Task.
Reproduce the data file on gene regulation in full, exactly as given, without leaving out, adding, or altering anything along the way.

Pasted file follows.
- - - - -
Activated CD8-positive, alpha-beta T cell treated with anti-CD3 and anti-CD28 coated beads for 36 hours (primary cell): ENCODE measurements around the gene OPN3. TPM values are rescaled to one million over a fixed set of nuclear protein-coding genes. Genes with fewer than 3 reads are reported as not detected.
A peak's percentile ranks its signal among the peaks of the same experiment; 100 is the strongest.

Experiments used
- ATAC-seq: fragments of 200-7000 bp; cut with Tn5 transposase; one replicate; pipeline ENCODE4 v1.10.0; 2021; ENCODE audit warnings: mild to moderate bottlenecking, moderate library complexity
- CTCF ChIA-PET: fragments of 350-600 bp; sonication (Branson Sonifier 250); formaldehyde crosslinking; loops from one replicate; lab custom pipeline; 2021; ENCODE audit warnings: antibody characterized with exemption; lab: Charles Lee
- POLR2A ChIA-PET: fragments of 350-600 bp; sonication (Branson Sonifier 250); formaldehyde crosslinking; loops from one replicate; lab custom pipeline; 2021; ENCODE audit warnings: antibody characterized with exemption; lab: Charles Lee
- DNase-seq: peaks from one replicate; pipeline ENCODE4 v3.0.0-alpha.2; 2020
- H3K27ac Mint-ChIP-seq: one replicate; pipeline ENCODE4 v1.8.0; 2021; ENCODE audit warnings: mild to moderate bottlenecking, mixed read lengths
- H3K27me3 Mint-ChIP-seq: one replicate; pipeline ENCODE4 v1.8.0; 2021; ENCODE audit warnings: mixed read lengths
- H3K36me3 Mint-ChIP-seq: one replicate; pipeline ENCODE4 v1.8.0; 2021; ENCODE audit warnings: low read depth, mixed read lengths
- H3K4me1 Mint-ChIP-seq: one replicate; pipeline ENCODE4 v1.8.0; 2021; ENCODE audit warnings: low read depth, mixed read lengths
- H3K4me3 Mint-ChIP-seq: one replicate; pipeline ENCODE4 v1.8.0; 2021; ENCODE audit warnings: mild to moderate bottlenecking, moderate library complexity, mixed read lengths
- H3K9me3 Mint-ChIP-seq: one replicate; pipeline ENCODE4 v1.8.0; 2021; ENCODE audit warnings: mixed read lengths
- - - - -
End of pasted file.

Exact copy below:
Activated CD8-positive, alpha-beta T cell treated with anti-CD3 and anti-CD28 coated beads for 36 hours (primary cell): ENCODE measurements around the gene OPN3. TPM values are rescaled to one million over a fixed set of nuclear protein-coding genes. Genes with fewer than 3 reads are reported as not detected.
A peak's percentile ranks its signal among the peaks of the same experiment; 100 is the strongest.

Experiments used
- ATAC-seq: fragments of 200-7000 bp; cut with Tn5 transposase; one replicate; pipeline ENCODE4 v1.10.0; 2021; ENCODE audit warnings: mild to moderate bottlenecking, moderate library complexity
- CTCF ChIA-PET: fragments of 350-600 bp; sonication (Branson Sonifier 250); formaldehyde crosslinking; loops from one replicate; lab custom pipeline; 2021; ENCODE audit warnings: antibody characterized with exemption; lab: Charles Lee
- POLR2A ChIA-PET: fragments of 350-600 bp; sonication (Branson Sonifier 250); formaldehyde crosslinking; loops from one replicate; lab custom pipeline; 2021; ENCODE audit warnings: antibody characterized with exemption; lab: Charles Lee
- DNase-seq: peaks from one replicate; pipeline ENCODE4 v3.0.0-alpha.2; 2020
- H3K27ac Mint-ChIP-seq: one replicate; pipeline ENCODE4 v1.8.0; 2021; ENCODE audit warnings: mild to moderate bottlenecking, mixed read lengths
- H3K27me3 Mint-ChIP-seq: one replicate; pipeline ENCODE4 v1.8.0; 2021; ENCODE audit warnings: mixed read lengths
- H3K36me3 Mint-ChIP-seq: one replicate; pipeline ENCODE4 v1.8.0; 2021; ENCODE audit warnings: low read depth, mixed read lengths
- H3K4me1 Mint-ChIP-seq: one replicate; pipeline ENCODE4 v1.8.0; 2021; ENCODE audit warnings: low read depth, mixed read lengths
- H3K4me3 Mint-ChIP-seq: one replicate; pipeline ENCODE4 v1.8.0; 2021; ENCODE audit warnings: mild to moderate bottlenecking, moderate library complexity, mixed read lengths
- H3K9me3 Mint-ChIP-seq: one replicate; pipeline ENCODE4 v1.8.0; 2021; ENCODE audit warnings: mixed read lengths